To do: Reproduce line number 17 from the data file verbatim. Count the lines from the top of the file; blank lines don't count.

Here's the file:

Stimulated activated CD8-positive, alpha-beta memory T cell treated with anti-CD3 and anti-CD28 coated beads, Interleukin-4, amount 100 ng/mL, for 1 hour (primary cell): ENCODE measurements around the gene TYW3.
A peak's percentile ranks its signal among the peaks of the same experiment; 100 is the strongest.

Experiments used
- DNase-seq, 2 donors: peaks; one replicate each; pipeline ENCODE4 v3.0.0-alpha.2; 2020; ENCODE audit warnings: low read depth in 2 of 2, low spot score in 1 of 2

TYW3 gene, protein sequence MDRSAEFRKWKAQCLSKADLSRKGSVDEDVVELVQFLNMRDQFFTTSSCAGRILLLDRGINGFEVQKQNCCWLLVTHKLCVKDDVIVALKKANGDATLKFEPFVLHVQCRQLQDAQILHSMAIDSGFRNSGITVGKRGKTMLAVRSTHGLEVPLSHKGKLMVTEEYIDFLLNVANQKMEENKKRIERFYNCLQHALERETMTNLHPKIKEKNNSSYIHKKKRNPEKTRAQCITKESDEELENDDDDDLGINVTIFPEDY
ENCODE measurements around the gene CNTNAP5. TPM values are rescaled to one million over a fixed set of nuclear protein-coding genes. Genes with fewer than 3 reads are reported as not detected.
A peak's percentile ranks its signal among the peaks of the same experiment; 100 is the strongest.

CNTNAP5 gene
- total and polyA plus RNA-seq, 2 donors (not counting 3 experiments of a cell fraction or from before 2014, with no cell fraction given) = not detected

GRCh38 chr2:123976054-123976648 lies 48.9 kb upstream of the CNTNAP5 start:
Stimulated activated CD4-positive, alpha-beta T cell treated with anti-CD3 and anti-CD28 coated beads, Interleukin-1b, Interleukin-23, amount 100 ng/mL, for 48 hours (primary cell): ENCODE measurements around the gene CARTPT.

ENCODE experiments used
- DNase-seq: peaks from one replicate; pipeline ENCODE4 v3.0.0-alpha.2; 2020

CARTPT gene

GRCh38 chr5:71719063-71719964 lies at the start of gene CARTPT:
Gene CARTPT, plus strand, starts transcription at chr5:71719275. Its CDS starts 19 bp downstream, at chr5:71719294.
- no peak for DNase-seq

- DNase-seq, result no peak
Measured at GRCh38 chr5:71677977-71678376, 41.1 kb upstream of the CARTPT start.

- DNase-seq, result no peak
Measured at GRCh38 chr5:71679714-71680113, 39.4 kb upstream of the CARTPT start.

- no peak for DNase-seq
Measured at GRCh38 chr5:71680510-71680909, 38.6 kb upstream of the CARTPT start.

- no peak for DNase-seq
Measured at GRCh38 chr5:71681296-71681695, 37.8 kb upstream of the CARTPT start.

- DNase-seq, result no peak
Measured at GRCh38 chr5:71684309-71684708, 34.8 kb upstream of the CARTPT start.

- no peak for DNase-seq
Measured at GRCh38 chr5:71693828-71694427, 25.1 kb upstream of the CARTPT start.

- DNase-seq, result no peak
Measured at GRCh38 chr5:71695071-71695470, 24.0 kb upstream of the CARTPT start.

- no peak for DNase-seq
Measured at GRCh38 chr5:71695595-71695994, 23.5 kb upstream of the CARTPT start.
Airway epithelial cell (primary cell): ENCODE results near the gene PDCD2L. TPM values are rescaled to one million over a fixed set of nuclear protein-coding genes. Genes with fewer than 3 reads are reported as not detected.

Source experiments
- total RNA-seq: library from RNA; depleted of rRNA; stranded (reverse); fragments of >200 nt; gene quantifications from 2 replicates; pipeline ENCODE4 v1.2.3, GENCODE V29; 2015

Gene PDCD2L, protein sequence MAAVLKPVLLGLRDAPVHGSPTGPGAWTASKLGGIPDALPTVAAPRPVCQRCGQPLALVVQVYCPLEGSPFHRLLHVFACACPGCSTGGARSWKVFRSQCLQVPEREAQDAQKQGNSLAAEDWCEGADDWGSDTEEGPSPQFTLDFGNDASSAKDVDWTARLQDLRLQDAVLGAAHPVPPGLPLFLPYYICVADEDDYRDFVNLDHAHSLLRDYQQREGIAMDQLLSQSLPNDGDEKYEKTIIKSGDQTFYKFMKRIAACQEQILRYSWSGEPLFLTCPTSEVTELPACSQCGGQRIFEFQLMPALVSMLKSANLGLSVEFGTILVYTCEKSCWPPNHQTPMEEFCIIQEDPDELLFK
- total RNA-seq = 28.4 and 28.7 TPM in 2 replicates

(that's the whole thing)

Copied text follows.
- no peak for DNase-seq